Minimum Viable (Business Person) Coder

A short primer about gaining development skills for business people.

Happy new year everyone. I really hope all of you will have a productive and successful year 2012. Like everybody else I have made a few plans for the 51 weeks lying ahead of us. On top of my list was to continue to learn what I have started last year: I will continue to learn coding!

Overall goal

Before starting to learn to code everybody must think about his / her own goals. Like with every goal, you have to ask yourself whether and for what specific reasons you should learn to code.

As argued in this forbes article you have ensure that your goal is specific, measurable, achievable, realistic and time-targeted (S.M.A.R.T.).

Moreover, you have to set yourself a strict learning schedule. I decided that I will never become a professional developer. Although I like interacting with technology I am more inclined towards the business part of running a business. However, it is quite clear to me that everybody who is thinking about starting an online business has to have an understanding of the online environment and the technology behind it. Therefore, understanding front- and back-end code is vital! For me it is vital mainly because of the following three reasons:

  1. It allows me to build a MVP and produce the first iterations based on feedback
  2. It allows me to assess the technological difficulty of my idea
  3. It helps with hiring, as I understand the requirements and developers respect me more

Choice is painful

The technological options, endless opinions and countless online resources are very confusing for beginners like me. To guide you through the mist I recommend to talk to somebody who was in the same situation or is an experienced engineer.

I have the great pleasure to be friend with a self-taught developer. Check out his new venture stunset, which he wrote all by himself.

When talking to an advisor on this topic you should ask the following questions while keeping your goal in mind:

  • What language should I start with and why?
  • What language(s) should I study at all and why?
  • What are helpful resources and tools for the language(s)?

In my case, the conclusion was to start with HTML/CSS, then continue with SQL and finally learn Rails or PHP.


I have started with improving my knowledge on the front-end, building on my foundation of HTML, which I’ve studied in high school. Being a visual person made learning CSS quite fun and interesting. For people who have experience with HTML I can recommend to work through the book “CSS the missing manual”.

What I found very useful were the tutorials that animated me to try things out and really to build up a design step by step. A drawback of the 2nd edition I was working with, is that some material about CSS3 is out of date.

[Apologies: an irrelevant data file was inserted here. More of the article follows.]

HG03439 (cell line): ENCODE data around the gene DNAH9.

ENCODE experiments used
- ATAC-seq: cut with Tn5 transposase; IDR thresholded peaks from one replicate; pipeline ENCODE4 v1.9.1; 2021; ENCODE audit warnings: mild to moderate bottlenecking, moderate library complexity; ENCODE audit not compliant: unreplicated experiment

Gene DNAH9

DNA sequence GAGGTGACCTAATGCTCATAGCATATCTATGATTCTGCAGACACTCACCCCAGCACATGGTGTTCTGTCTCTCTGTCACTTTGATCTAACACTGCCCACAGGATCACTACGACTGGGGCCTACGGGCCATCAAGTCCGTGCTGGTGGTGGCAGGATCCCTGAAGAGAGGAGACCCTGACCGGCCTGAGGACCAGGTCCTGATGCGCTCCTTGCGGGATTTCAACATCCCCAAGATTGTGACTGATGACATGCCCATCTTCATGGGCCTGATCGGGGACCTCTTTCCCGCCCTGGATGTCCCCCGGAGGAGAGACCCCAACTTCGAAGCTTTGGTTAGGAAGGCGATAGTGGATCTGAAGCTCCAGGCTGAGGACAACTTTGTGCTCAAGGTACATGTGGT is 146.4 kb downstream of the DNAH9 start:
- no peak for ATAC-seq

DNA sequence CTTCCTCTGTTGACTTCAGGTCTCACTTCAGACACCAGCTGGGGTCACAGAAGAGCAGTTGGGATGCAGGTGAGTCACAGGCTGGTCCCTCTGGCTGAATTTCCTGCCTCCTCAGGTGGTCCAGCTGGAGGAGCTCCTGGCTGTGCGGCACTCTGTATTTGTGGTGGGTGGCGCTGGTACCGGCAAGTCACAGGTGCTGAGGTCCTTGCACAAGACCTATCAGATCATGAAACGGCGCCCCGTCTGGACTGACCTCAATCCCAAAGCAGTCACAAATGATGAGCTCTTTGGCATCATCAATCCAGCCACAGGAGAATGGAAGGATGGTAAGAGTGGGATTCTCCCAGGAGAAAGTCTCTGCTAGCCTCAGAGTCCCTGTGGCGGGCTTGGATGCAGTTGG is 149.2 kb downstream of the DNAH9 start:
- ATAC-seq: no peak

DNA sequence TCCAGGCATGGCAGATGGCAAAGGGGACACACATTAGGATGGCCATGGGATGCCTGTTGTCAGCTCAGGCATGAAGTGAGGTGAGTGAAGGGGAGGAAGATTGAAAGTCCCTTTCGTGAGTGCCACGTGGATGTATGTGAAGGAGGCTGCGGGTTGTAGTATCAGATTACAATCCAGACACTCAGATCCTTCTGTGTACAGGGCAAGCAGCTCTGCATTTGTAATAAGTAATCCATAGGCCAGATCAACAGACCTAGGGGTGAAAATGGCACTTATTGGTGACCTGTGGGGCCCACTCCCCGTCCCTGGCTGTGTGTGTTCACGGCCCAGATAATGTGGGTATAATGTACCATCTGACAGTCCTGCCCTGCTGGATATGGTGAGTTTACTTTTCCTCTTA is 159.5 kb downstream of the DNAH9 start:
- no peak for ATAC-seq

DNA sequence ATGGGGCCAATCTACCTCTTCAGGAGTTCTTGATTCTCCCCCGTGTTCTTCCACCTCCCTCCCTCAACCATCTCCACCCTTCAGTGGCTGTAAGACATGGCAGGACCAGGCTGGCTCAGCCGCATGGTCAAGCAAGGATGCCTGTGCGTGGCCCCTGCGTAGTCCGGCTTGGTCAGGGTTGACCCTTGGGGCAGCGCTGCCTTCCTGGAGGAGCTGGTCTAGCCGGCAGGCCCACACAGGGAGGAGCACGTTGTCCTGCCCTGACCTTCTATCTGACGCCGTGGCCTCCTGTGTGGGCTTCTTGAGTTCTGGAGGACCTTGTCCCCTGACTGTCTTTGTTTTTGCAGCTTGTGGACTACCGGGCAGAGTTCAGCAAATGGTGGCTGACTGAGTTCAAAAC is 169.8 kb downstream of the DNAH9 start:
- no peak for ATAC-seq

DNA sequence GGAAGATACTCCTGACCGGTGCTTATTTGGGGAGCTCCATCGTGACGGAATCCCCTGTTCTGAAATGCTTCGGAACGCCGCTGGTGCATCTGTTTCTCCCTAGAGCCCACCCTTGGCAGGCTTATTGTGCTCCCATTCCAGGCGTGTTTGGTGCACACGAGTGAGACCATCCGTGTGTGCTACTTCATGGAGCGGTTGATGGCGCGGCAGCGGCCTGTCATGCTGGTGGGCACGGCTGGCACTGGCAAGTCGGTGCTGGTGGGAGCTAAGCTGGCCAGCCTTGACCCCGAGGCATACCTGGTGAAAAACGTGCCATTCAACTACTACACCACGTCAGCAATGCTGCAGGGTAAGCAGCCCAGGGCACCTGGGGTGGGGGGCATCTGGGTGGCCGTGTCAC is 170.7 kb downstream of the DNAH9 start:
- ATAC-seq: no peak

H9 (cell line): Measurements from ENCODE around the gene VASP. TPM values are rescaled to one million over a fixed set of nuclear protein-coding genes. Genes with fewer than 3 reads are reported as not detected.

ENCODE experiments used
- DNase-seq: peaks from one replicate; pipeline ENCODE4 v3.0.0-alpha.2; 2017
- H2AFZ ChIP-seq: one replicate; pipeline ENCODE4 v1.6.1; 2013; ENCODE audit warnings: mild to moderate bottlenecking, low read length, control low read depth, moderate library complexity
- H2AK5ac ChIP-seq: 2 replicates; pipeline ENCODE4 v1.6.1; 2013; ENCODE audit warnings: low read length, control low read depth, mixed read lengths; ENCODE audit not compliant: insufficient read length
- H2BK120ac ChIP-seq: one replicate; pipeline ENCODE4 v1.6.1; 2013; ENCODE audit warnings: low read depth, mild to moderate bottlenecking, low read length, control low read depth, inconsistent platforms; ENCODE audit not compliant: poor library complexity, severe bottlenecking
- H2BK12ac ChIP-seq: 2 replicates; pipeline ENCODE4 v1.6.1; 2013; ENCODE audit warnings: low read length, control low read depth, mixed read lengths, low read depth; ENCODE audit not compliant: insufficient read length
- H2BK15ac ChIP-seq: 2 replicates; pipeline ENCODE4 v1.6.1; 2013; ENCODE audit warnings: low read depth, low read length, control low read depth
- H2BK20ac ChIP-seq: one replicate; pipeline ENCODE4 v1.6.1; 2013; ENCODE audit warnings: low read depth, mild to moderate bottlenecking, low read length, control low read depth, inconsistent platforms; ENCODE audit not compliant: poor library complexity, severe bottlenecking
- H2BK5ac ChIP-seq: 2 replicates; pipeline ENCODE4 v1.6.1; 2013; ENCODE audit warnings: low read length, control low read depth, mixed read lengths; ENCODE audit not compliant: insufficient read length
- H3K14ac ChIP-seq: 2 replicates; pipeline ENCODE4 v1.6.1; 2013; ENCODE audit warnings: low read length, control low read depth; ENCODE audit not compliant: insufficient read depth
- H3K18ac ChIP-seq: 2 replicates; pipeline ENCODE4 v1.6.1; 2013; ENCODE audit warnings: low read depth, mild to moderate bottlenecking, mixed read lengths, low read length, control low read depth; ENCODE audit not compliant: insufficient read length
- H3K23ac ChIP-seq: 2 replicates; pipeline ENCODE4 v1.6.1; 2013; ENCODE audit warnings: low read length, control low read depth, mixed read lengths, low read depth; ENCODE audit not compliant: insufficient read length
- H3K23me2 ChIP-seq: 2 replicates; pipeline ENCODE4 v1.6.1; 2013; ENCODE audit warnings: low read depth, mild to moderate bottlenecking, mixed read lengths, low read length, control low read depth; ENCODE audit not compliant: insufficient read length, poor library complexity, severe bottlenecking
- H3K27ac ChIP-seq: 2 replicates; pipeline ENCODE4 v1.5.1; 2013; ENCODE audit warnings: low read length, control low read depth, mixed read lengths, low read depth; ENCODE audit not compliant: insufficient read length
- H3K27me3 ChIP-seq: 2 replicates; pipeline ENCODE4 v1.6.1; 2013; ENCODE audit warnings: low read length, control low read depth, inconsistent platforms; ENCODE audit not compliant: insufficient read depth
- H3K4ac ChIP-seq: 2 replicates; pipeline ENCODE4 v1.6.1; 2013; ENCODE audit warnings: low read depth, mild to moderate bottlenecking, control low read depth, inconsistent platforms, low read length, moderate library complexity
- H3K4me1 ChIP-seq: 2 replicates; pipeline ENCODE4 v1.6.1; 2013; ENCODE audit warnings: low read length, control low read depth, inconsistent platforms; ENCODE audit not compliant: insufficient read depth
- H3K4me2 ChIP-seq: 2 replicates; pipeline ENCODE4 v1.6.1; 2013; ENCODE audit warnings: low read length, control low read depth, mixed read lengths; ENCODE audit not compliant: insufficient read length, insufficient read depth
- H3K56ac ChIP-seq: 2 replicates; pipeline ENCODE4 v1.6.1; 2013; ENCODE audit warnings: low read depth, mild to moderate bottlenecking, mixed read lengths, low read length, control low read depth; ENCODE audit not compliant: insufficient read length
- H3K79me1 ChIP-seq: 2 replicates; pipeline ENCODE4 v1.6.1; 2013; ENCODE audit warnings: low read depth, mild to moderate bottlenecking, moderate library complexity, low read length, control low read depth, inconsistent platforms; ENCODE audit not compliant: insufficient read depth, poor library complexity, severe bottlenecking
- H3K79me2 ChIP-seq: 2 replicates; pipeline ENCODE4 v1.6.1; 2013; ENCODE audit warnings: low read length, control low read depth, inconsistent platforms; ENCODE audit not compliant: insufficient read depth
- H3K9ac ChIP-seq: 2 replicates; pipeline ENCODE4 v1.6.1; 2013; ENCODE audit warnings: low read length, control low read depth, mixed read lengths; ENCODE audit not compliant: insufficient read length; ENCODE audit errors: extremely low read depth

However, it includes a lot of links to the best resources to get up to date with it (e.g. here or here). I also recommend getting a tool like TextMate (if you’re working on a Mac) as it helps with coding, not only for HTML/CSS but with other languages, too.

I believe it is important to know HTML/CSS. Not only does it allow you to understand what those Wordpress themes really are and how to mess around with them, but it gives you the power to create a front-end of your idea - from a simple sing-up page to more complex clickable demos. It gives you the power to quickly try things out.

2. SQL

Whenever you want to get data from your users or website you will need to put it in a database. SQL is the language used to generate, manipulate and retrieve data from relational databases.

You need SQL knowledge if you have a simple sign-up page where users can enter their email address or for building a reporting system that lets you analyze site interactions. An important additional benefit of learning SQL is that it forces you to think about data, understand its structure, how it can be used and stored. As data is more and more used to gain competitive advantage, being able to manipulate it can give you an edge over competition or help with product development. Another thing that makes learning SQL so attractive is that is the standard database tool.

3. Rails / PHP

I haven’t yet decided between Rails and PHP. From what I understand both have advantages and disadvantages (see: here). It is, however, quite clear that everybody needs to study a back-end / “real” programming language. Only knowing your ways around the back-end will give you the skills to bring your idea to live.


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